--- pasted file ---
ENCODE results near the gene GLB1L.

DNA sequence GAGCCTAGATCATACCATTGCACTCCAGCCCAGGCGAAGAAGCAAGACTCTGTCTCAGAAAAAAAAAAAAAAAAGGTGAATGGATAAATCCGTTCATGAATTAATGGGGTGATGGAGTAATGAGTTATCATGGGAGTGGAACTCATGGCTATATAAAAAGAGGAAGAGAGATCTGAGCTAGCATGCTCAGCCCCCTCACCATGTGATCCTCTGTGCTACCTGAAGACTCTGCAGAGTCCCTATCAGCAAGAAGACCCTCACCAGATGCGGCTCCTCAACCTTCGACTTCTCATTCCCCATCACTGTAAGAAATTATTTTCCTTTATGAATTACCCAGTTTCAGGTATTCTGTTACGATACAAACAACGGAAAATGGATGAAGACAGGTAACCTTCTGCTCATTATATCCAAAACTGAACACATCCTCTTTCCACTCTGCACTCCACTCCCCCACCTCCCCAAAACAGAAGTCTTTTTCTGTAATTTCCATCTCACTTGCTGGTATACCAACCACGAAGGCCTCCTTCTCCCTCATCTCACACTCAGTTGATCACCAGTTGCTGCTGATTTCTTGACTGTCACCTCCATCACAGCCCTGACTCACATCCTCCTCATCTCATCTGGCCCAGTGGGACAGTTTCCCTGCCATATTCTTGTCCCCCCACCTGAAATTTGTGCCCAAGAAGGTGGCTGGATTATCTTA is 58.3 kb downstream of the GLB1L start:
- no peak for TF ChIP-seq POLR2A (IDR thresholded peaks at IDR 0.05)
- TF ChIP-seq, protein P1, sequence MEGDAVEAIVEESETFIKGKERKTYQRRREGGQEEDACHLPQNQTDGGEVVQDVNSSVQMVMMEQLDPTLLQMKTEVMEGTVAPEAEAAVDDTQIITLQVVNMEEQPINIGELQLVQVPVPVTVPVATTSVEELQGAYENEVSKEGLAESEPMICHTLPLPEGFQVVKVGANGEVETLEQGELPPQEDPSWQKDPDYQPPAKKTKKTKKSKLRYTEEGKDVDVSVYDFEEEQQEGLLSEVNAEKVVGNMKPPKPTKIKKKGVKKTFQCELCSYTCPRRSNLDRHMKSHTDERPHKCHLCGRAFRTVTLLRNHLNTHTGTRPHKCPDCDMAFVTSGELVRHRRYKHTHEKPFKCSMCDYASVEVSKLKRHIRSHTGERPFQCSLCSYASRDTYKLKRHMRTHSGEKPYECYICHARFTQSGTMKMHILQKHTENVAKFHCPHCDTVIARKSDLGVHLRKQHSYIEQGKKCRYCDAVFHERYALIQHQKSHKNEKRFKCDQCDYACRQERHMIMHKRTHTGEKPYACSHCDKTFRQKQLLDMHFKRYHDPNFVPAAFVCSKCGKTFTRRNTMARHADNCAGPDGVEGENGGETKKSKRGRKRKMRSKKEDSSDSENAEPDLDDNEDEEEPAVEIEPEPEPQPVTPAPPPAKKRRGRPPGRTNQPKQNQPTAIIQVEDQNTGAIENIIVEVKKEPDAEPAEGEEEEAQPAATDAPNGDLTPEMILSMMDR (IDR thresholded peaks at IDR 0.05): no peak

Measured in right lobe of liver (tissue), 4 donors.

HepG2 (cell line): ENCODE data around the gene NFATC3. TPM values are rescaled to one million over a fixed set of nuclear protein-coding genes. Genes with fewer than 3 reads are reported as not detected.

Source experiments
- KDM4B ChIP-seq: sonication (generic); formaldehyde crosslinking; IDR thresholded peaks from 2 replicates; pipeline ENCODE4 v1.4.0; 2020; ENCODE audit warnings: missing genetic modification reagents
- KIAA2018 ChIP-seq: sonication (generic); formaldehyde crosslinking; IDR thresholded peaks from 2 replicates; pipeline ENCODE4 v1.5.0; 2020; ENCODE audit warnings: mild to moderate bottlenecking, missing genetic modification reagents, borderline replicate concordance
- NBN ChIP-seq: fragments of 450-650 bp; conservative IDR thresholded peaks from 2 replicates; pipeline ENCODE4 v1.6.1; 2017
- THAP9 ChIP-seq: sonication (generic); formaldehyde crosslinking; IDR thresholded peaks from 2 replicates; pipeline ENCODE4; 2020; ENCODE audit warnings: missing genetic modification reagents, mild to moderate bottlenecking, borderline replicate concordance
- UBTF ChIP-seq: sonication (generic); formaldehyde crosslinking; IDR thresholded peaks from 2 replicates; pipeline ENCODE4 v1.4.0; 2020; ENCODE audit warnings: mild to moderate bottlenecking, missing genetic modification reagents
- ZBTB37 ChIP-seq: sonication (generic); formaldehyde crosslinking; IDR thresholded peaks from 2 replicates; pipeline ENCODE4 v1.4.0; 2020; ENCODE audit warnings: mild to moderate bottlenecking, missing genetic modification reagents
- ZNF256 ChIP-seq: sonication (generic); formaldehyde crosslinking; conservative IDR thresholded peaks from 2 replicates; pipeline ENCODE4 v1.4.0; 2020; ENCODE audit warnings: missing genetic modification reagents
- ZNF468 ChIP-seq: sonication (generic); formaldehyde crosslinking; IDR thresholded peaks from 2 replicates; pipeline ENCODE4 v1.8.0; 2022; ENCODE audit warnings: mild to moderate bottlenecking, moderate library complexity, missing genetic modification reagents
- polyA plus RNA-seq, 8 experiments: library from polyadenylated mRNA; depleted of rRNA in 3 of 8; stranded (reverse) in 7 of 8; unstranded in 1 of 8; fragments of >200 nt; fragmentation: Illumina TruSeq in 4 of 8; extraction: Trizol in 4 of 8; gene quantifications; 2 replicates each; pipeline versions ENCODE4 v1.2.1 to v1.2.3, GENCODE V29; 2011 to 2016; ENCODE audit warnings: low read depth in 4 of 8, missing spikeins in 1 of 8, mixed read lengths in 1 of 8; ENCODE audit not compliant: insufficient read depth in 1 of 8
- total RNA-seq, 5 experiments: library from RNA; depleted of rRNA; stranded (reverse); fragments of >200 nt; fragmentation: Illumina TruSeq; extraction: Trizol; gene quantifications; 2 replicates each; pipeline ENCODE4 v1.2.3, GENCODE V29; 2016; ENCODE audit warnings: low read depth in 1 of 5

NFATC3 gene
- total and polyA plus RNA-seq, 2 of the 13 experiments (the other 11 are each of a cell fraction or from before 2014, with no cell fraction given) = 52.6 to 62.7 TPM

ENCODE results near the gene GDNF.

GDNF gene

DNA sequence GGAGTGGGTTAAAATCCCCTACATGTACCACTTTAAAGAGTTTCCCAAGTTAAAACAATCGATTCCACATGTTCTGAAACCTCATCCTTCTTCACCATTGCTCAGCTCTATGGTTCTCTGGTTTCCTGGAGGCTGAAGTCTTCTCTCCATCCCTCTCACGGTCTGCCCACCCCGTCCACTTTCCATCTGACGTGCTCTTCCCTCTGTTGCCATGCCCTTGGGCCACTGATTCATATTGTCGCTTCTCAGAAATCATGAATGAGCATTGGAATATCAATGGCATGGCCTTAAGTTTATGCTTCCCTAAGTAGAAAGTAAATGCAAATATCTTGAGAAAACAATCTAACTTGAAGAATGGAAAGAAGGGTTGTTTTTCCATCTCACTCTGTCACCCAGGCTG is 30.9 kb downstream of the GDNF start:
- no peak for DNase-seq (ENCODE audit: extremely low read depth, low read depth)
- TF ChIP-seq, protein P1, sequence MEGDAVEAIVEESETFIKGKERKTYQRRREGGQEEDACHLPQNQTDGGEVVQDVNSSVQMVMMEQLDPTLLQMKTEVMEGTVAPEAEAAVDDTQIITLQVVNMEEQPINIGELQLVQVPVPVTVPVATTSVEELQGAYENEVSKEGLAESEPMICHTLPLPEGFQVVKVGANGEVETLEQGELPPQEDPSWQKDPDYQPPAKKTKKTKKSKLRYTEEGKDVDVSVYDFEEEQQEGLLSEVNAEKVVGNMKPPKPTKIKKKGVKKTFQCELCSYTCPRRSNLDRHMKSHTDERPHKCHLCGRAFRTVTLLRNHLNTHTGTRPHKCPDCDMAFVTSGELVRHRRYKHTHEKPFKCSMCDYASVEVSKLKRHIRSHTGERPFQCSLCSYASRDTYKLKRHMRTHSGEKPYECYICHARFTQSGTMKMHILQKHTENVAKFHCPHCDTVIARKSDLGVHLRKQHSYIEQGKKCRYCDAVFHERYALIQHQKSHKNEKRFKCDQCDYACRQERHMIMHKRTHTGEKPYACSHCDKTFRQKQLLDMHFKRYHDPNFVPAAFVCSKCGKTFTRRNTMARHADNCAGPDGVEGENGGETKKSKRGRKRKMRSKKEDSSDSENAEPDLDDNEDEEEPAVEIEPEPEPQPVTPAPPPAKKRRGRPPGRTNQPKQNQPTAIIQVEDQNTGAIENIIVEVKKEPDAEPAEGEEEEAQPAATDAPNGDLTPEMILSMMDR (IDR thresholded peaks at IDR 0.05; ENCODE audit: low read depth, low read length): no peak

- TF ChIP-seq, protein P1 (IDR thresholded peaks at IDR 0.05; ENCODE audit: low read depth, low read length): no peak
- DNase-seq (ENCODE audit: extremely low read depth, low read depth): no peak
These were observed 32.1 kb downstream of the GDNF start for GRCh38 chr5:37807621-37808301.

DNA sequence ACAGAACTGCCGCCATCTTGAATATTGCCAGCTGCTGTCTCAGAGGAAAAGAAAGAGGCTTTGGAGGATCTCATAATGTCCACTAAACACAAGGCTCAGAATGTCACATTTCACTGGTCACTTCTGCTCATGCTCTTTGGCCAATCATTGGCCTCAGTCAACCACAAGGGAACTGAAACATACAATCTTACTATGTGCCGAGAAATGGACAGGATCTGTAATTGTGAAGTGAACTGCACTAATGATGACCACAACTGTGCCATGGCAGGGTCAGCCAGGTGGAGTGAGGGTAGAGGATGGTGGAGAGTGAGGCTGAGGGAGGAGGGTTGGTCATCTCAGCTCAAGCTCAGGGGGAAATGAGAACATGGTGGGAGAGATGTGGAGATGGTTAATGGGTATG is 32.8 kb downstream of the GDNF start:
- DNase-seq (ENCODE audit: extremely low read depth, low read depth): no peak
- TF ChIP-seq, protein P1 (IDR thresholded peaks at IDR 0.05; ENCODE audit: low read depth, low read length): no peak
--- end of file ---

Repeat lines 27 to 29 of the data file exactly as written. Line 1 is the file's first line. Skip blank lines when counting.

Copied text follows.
These were observed 32.1 kb downstream of the GDNF start for GRCh38 chr5:37807621-37808301.

DNA sequence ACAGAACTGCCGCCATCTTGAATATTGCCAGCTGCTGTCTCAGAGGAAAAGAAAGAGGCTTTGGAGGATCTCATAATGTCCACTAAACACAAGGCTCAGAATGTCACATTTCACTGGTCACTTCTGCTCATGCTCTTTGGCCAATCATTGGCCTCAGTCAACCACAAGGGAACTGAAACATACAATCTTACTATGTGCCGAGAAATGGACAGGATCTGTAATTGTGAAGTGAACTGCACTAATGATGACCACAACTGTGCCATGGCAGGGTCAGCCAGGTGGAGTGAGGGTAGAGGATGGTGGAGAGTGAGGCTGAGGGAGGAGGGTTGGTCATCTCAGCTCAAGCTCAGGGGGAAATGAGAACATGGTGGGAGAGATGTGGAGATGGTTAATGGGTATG is 32.8 kb downstream of the GDNF start:
- DNase-seq (ENCODE audit: extremely low read depth, low read depth): no peak